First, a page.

Organizations Need to be Anti-Fragile
Organizations Need to be Anti-Fragile
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Originally Authored by Brad Power
Many large, successful organizations are more fragile than they seem. They break under stress. Remember the travails of Kodak, Digital Equipment Corp., and Washington Mutual? In their heyday, they were dominant players in their sectors. All disappeared. Why do relatively few companies prove resilient and withstand stress? And why are even fewer “anti-fragile” — that is, they get stronger when stressed?
In his book Antifragile, Nassim Nicholas Taleb describes how some systems, such as biological ones, gain from disorder. Anti-fragile systems love randomness and uncertainty; going beyond resilience or robustness, they get stronger with stress and volatility. Start-ups tend to be anti-fragile; large, successful organizations tend to be fragile. If lucky, a start-up grows and develops a success formula. With maturity, however, it can become rigid and fragile. Most successful organizations do not like volatility, randomness, uncertainty, disorder, errors, stressors, and chaos. Yet we are in a world where disruption and randomness are increasing. Organizations that gain from randomness will dominate, and organizations that are hurt by it will go away.
In a recent post, I described how Tesco, the $100 billion U.K. retailer, spent the last three decades improving its supply chain processes, and designing and launching a series of services, including smaller local convenience stores and online shopping. It’s a great success story, but there’s a catch. In recent years, Tesco stumbled in launching new stores in the U.S. and in its home market in the U.K. One commenter on my post put it bluntly: “Tesco’s recent woes in the U.K., having sacrificed customer intimacy for increased operational excellence gains through widespread cost cutting, are well documented. They were a best practice example in 2007. Not anymore.”
In response, Dan Jones, chairman of the Lean Academy who worked with Tesco, commented that the retailer’s success is rooted in failure. “In the UK, Tesco lost the plot several times in recent years as they grew to double the market share of competitors like Sainsbury’s and Asda/WalMart. Each time they regained momentum by going back to listening to what customers were telling them in store and in shopper panels, as well as analyzing data on changes in their shopping behavior…. The lasting legacy of its learning from Toyota was building the capabilities to act quickly once they realized they had a problem. It looks like they are doing so again right now.”
Is Tesco fragile, resilient, or anti-fragile? Our competitive environments are complex systems, full of interdependencies that are hard to detect and responses to disruptions that are nonlinear. These complex systems tend to develop runaway chain reactions that decrease or even eliminate predictability, occasionally causing outsized events (Taleb calls them “black swans”), such as the financial crash of 2008. Organizations worry about fine-tuning their operations to handle the typical situations. The danger is that their management approaches cannot sense or respond to shocks. Organizational managers and leaders should be worrying about fragility in the face of such shocks.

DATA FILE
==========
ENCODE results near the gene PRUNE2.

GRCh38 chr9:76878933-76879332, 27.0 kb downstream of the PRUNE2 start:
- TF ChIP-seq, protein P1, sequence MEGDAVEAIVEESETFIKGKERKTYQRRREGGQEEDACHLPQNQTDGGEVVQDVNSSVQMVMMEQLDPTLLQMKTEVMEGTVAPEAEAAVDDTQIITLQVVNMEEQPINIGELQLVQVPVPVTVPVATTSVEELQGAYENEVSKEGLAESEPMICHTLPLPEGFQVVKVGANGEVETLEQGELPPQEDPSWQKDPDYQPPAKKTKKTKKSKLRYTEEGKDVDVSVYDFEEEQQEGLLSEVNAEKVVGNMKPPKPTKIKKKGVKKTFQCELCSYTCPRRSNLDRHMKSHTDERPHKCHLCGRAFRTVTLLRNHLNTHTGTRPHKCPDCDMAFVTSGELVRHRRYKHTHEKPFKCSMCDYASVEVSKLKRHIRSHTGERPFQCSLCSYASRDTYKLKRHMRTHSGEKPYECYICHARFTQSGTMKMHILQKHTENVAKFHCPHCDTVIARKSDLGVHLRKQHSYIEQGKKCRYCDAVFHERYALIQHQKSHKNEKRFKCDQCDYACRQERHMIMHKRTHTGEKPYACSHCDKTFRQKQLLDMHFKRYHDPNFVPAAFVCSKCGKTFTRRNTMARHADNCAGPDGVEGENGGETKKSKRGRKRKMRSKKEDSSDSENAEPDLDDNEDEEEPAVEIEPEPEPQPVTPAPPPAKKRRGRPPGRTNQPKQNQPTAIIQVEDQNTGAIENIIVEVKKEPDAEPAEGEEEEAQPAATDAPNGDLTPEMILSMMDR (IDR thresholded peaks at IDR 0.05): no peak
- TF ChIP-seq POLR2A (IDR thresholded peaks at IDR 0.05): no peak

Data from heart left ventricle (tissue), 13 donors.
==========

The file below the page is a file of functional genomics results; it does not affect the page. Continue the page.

Recall that Toyota’s reputation took a major hit in 2009 and 2010 with the largest car recall in history followed by a massive tsunami that wreaked untold damage on its international supply chains. After both crises, close observers of Toyota such as my friend John Shook (CEO of the Lean Enterprise Institute) were confident that Toyota would recover because of its extraordinary ability to solve problems.
Here is the working principle: Crises and major disruptions are not an abrupt departure from what anti-fragile organizations do continuously — solve problems. Rather than being controlled through rigid command structures, employees at all levels are trained every day to be quick problem-solvers. A disruption or crisis that might be crippling for some organizations is a challenge they already know how to handle. Toyota’s fiscal 2013 profits were more than four times its earnings in 2010, and three times 2012′s. The company has recovered and reclaimed its place as the world’s most successful car maker.
Will Tesco follow Toyota and prove it is anti-fragile too? As Taleb points out, managers should not be learning from today’s fashionable role models. They should be learning from companies like Ford, GE, IBM, and McDonald’s that have successfully responded to challenges and crises over time. The dismissal of yesterday’s shining star in favor of today’s (which all too often turns out to be tomorrow’s flame-out) is very revealing of shallow business school analysis (focused on short-term context and results) and ephemeral journalism (focused on the latest headlines).
Tesco took care to develop and maintain mechanisms for listening to customers and a brilliant problem management system that quickly identified needed supply chain and other improvements. And Tesco management was willing to experiment with home shopping, new types of convenience stores, and the Fresh and Easy stores in the U.S. (a run at Trader Joe’s, which ultimately did not work out). Tesco now has a new CEO, but these mechanisms are still in place — if he chooses to use them. Over the next few years, we will see just how fragile (or not) Tesco is.
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